Also is it fairly quick? This seems to be one of the bugbears of scanning, that it takes so long unless you spend thousands on an Imacon.


Hi John:

I think you will find the info at scantips dotcom quite interesting too. You may already know how many of the 'gurus' suggest getting the maximum information from the neg/pos in the scan phase. I have had the best success following that workflow, even to the extent that when the file arrives in PS, it looks flat and pathetic even high key ... but that's because there is some much detail showing up in the shadows etc. I keep it in 16 bits, too, as long as I can, and I avoid any crop, set image size, spotting and sharpen and 8 bits until the end. But we each have discovered what suits us best, so this is just my opinion. Have you seen George DeWolfe's book?

About the fluid mounting. Well, the aztek dot com people supply all the kit you need, for not a lot of money. As far as I know, you only use it for BW (at least, that's what I do) and it is fairly magic at making scratches and marks go away. It is not the old 'oil' but a newer product which pretty much is dry once you lift it off the scanner and get the negfile ready. But I have to say that the custom holder which cl&s the film flat does the job for most curly film, and the Scan-ability of the 750M is really good. The file sizes for 6x6 and 6x7 scanned at 600 dpi and up is pretty mind boggling. I get some nice 13x19 prints (R2400).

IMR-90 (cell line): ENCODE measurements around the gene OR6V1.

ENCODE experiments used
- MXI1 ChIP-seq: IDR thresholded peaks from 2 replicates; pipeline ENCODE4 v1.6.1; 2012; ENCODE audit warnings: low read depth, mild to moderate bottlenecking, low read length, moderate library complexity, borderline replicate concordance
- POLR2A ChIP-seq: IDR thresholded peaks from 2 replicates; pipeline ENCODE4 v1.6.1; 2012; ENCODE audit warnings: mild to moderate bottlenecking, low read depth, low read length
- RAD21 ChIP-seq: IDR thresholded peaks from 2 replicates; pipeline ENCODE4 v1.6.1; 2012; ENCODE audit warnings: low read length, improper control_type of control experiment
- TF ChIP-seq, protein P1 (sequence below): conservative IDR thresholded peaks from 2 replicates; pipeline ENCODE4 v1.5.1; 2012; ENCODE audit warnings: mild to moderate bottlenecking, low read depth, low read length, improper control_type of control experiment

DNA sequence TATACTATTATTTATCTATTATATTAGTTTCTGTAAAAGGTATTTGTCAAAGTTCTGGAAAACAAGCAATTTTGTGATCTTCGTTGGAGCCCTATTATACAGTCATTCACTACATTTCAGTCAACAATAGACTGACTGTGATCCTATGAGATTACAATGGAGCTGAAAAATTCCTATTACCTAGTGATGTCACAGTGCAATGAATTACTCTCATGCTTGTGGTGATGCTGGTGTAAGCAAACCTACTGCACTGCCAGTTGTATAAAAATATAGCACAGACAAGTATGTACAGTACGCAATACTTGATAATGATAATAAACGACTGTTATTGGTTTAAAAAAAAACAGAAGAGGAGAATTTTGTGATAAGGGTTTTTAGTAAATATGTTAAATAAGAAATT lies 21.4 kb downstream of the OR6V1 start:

I'll watch the forum with interest.

BTW, if you check out shutterbug dotcom, (an excellent site) the archives have good reviews for the V750M. Hey, there are other great flatbeds out there in the price range, but I have never had one day of regret.


Thanks Colin,
That's very interesting and helpful. I had a look at Shutterbug and the review of the V750. I've signed up for their newsletter. The review was pretty impressive and the fluid mount process did not seem as daunting as I thought it would be.
Thanks also for the scantips information. I am reading that now. I hadn't heard of the book you mentioned but I'll have a look for it.
Hi John:

Happy to put in my two cents worth!

My move from analogue to digital has not been without pain and frustration. And although I enjoy learning something new, I don't like re-learning something new. So, in my private organisation (workflow) I am still not perfect by any stretch of the imagination, with the result that I have more than once had to take a step back and find my way again. Grrr!

Although I do use a Leica Digital (DLux) pocket camera which gives me nice RAW images, my main use is still MF B&W negative media, scanned to about 18"x18" maximum at high resolution (600 dpi "ppi" as a minimum). Of course this produces a huge file, so I have a Firewire External HD to hold these, and I backup to DVD.